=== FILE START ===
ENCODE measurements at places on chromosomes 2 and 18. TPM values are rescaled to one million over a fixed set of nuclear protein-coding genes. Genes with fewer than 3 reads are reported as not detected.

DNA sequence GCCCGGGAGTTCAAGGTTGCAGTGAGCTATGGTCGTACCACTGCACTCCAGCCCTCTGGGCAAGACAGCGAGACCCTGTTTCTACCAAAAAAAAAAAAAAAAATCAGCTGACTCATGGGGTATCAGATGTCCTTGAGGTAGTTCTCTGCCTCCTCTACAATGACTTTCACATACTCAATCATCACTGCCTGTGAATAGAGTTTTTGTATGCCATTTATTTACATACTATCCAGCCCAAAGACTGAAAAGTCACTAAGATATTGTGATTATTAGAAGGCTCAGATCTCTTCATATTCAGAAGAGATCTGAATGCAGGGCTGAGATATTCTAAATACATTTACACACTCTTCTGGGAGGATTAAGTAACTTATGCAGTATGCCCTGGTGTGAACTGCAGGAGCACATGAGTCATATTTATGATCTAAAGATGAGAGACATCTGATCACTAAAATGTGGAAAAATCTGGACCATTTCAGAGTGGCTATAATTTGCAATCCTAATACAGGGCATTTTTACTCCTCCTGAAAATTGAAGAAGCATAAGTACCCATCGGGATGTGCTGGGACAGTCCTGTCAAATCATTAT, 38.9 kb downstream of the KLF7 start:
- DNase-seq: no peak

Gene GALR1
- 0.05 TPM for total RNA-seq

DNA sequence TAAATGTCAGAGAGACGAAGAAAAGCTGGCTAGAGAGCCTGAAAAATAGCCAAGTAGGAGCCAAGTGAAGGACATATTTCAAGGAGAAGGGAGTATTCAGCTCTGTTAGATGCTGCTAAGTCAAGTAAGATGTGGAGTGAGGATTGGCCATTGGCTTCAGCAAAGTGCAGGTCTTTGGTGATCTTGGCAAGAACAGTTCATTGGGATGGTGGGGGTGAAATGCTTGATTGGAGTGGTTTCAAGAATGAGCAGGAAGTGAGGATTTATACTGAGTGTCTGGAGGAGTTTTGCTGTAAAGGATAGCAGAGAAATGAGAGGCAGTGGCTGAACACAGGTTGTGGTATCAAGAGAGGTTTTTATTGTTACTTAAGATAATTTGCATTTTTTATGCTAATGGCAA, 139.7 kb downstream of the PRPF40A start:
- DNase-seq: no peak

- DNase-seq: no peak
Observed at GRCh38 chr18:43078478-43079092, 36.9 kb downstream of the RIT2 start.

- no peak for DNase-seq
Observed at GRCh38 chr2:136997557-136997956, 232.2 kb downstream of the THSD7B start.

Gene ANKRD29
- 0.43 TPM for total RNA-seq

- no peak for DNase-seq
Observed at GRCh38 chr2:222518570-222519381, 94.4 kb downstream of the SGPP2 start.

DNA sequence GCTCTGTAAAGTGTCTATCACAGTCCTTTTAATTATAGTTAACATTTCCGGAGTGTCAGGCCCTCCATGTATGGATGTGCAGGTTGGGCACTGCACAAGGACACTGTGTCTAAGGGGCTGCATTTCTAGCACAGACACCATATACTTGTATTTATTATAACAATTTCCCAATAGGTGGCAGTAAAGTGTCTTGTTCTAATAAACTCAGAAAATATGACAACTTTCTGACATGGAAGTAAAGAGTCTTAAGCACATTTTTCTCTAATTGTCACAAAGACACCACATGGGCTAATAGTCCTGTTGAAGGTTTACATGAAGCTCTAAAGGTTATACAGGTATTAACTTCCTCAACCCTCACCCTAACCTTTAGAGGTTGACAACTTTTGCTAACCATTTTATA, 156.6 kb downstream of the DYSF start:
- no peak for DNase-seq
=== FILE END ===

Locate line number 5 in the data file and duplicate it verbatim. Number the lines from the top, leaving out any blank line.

- 0.05 TPM for total RNA-seq